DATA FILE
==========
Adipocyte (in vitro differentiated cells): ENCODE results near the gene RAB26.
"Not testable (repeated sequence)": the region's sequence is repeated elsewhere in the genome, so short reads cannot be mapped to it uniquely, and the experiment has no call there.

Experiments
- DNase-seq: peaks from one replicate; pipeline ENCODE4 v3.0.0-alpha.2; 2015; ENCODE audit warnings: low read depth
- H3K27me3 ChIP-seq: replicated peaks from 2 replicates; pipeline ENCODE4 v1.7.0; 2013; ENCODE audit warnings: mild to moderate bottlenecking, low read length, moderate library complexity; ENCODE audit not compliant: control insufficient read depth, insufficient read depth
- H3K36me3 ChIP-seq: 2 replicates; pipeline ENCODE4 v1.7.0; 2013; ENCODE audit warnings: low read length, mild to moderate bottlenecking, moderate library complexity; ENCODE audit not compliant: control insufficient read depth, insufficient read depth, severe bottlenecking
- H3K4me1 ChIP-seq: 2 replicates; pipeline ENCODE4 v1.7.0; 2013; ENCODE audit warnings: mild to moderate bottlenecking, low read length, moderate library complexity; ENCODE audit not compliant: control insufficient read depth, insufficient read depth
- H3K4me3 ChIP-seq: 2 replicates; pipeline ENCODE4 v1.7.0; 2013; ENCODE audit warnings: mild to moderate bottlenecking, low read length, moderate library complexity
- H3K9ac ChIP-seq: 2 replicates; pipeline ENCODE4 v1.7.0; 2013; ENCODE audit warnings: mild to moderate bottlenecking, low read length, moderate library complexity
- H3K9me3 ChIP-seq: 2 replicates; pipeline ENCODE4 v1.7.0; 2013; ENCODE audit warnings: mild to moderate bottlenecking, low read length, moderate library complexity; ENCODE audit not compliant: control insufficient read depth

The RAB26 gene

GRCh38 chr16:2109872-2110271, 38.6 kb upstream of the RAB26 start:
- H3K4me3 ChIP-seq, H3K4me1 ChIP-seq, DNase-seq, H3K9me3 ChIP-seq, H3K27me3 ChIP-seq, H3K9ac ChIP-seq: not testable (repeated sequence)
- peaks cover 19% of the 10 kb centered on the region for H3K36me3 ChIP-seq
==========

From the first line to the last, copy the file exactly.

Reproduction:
Adipocyte (in vitro differentiated cells): ENCODE results near the gene RAB26.
"Not testable (repeated sequence)": the region's sequence is repeated elsewhere in the genome, so short reads cannot be mapped to it uniquely, and the experiment has no call there.

Experiments
- DNase-seq: peaks from one replicate; pipeline ENCODE4 v3.0.0-alpha.2; 2015; ENCODE audit warnings: low read depth
- H3K27me3 ChIP-seq: replicated peaks from 2 replicates; pipeline ENCODE4 v1.7.0; 2013; ENCODE audit warnings: mild to moderate bottlenecking, low read length, moderate library complexity; ENCODE audit not compliant: control insufficient read depth, insufficient read depth
- H3K36me3 ChIP-seq: 2 replicates; pipeline ENCODE4 v1.7.0; 2013; ENCODE audit warnings: low read length, mild to moderate bottlenecking, moderate library complexity; ENCODE audit not compliant: control insufficient read depth, insufficient read depth, severe bottlenecking
- H3K4me1 ChIP-seq: 2 replicates; pipeline ENCODE4 v1.7.0; 2013; ENCODE audit warnings: mild to moderate bottlenecking, low read length, moderate library complexity; ENCODE audit not compliant: control insufficient read depth, insufficient read depth
- H3K4me3 ChIP-seq: 2 replicates; pipeline ENCODE4 v1.7.0; 2013; ENCODE audit warnings: mild to moderate bottlenecking, low read length, moderate library complexity
- H3K9ac ChIP-seq: 2 replicates; pipeline ENCODE4 v1.7.0; 2013; ENCODE audit warnings: mild to moderate bottlenecking, low read length, moderate library complexity
- H3K9me3 ChIP-seq: 2 replicates; pipeline ENCODE4 v1.7.0; 2013; ENCODE audit warnings: mild to moderate bottlenecking, low read length, moderate library complexity; ENCODE audit not compliant: control insufficient read depth

The RAB26 gene

GRCh38 chr16:2109872-2110271, 38.6 kb upstream of the RAB26 start:
- H3K4me3 ChIP-seq, H3K4me1 ChIP-seq, DNase-seq, H3K9me3 ChIP-seq, H3K27me3 ChIP-seq, H3K9ac ChIP-seq: not testable (repeated sequence)
- peaks cover 19% of the 10 kb centered on the region for H3K36me3 ChIP-seq